Cutting baseball ends tradition

Alex Entz/Business Manager

Recently, the decision came down from the higher-ups in the UNI hierarchy. The truth was there, in front of me: UNI baseball, rich in tradition if not titles, had been cut.

The saga of UNI Baseball guarantees that no sport is safe in the current climate of heady budget cuts.
No matter whether the program has been around for nine years or 103 years-nay, Title IX and mistaken public officials have decided to re-write the traditional rules.

In place of spreading the cuts around to various sports, UNI decided to cut the one of the oldest programs in the United States, let alone Iowa.

Without question, UNI Baseball has been a major program around the campus for over a hundred years. Rick Heller, the UNI Baseball coach, runs several annual programs to help out baseball athletes from around the state.
His expertise and the effect he had in shaping numerous varsity baseball players was either not taken into account or underestimated.

Spreading the cuts around to the different sports, particularly to travel expenses incurred by sports bringing in little money (women’s tennis, women’s golf, cross country) would have worked much better than cutting such a revered sport. UNI claimed its competitive edge could be damaged, but the cuts have little to do with the quality of players UNI currently has. By spreading the cuts across the board, UNI could have saved baseball and a lot of hard feelings to boot. Baseball is America’s sport, not soccer, or tennis, or volleyball.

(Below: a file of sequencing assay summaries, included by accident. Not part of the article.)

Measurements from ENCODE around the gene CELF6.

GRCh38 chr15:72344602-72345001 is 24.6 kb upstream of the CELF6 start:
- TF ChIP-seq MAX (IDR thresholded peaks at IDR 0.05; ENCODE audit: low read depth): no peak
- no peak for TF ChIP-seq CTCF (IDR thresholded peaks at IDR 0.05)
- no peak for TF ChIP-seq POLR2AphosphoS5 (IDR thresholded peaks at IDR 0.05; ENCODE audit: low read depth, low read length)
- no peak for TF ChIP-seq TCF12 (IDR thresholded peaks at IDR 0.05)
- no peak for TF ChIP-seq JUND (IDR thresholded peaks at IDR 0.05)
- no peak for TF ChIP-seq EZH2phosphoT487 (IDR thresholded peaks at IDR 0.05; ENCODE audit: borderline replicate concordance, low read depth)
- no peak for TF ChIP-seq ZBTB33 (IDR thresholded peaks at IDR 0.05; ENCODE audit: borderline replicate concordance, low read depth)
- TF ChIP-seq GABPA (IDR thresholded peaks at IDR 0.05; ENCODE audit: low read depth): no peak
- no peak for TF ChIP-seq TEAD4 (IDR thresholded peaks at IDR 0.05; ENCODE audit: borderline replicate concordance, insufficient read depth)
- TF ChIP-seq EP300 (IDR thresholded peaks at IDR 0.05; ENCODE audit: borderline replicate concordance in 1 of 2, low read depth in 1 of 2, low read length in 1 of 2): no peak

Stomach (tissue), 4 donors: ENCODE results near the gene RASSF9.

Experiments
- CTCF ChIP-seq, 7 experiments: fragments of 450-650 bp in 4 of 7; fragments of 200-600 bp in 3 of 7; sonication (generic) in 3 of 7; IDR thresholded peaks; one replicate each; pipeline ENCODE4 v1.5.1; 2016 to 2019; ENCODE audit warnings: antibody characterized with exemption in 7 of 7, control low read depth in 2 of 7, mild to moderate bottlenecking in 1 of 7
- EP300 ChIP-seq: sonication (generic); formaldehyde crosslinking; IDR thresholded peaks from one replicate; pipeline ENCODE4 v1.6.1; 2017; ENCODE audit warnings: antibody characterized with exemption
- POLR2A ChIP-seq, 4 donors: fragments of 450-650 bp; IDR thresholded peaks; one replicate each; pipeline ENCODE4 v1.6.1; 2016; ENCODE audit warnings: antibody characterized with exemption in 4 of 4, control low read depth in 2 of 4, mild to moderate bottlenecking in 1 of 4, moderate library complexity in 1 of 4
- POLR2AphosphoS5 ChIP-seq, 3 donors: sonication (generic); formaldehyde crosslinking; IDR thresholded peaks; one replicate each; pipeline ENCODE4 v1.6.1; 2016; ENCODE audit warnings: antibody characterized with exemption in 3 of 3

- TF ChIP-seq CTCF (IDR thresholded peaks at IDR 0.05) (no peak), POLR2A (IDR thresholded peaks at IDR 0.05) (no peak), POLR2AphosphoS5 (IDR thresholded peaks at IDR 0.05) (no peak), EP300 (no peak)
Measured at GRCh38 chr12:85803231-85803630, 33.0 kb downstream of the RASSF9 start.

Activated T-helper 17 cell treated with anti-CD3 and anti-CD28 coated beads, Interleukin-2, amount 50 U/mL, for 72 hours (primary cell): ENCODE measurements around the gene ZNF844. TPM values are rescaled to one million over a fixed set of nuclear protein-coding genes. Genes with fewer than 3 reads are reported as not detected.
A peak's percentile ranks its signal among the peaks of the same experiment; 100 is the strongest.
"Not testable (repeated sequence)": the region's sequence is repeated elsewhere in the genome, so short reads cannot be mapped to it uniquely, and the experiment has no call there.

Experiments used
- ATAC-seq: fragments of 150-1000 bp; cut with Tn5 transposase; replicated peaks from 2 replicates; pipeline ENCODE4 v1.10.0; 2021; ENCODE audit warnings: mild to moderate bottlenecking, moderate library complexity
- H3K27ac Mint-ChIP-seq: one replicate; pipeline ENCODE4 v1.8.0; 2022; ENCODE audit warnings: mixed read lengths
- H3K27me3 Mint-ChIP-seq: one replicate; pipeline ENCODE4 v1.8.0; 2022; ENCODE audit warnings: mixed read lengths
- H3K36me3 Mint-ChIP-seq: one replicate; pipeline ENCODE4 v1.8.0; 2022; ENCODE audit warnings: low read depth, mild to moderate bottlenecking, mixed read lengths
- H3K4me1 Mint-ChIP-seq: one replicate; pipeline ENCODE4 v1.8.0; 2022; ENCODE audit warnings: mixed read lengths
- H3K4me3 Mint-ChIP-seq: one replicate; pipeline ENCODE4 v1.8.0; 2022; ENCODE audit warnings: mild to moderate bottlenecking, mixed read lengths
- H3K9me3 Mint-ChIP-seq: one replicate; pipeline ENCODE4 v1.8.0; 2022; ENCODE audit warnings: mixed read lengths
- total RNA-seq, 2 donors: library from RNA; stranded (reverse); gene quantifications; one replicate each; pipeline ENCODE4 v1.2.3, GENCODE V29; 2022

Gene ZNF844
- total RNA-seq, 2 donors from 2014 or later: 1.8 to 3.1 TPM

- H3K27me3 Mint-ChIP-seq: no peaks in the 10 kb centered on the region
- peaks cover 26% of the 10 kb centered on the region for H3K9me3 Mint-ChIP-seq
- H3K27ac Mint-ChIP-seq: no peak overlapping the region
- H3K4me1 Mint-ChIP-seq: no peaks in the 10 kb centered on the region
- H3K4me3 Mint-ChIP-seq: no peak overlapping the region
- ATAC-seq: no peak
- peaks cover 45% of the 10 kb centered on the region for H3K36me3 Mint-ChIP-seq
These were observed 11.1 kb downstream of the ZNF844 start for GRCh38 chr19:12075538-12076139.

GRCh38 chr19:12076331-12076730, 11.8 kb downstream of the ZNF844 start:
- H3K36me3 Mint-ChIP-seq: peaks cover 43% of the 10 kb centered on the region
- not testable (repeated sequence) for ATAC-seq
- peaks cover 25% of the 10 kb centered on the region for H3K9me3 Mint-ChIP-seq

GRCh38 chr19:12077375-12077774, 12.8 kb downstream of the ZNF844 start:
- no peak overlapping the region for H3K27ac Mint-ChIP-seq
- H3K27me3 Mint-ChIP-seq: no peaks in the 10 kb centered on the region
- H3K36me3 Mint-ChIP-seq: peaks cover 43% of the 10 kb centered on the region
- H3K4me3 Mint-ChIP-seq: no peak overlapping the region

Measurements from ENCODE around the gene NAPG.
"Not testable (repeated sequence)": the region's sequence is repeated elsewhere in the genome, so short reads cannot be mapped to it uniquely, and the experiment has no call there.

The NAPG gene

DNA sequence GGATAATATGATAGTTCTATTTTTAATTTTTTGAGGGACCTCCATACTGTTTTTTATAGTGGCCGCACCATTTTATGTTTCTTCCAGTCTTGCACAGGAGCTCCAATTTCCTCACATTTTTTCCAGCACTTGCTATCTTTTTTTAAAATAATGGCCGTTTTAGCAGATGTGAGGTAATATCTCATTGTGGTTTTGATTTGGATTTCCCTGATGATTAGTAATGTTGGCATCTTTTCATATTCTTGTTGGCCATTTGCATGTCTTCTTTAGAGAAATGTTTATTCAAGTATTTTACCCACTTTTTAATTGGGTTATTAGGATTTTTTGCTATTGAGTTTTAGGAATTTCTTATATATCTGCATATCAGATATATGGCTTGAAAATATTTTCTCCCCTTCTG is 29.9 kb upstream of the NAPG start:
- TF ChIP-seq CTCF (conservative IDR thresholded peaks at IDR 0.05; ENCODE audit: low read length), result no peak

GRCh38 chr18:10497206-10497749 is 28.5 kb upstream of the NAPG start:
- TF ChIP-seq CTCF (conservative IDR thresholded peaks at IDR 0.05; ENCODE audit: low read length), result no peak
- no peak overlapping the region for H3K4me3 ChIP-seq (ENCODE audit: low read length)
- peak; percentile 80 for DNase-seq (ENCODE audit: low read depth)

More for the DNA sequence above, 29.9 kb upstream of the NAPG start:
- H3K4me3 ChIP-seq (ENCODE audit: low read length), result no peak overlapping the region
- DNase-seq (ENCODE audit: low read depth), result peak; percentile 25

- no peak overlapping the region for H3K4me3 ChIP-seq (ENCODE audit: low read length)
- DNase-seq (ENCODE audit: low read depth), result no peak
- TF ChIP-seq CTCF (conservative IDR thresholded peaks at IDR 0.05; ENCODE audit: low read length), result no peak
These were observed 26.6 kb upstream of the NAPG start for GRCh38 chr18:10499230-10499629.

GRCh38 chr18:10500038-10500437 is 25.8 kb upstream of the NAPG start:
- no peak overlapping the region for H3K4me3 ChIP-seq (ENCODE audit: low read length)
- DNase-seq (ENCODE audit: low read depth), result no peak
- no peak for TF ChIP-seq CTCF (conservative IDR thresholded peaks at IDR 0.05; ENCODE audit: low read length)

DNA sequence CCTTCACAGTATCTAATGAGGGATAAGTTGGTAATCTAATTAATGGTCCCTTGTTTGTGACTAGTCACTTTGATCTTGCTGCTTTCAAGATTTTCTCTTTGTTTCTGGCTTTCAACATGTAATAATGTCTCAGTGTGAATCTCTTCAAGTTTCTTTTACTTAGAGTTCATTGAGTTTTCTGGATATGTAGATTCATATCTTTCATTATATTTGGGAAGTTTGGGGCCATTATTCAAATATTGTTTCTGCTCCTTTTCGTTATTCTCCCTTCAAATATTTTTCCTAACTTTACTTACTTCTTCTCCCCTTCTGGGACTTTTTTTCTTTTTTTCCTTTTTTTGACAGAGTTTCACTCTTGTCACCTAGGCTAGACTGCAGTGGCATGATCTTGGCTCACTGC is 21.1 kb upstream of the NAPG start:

These sports bring in far less than baseball (nearly $100,000). Not only do they play a small role in the community, they are younger and far more expendable than a 103-year old program glorifying America’s greatest game.
Then the casual observer sees Title IX come into play. The decision was partly shaped because UNI’s women student-male student ratio (57-43) to the women athlete-male athlete ratio (39-61) necessitated the cutting of a male sport.
Reverse discrimination at its finest, this shows just how handcuffed colleges have become by this rule. Despite the realities presented above, and the fact that UNI carries nine women’s sports to what will be six men’s, UNI baseball still got the short end of the bat.

The nail seemingly in its coffin, UNI Baseball has only a few more months to capitalize on what will likely be their last season. To the community: I urge you to go out to Riverfront Stadium this season and show your support for this ailing program, if for no other reason than simply to pay your respects to an ancient franchise.
The cutting of such a tradition greatly saddens me and my fellow baseball fans.

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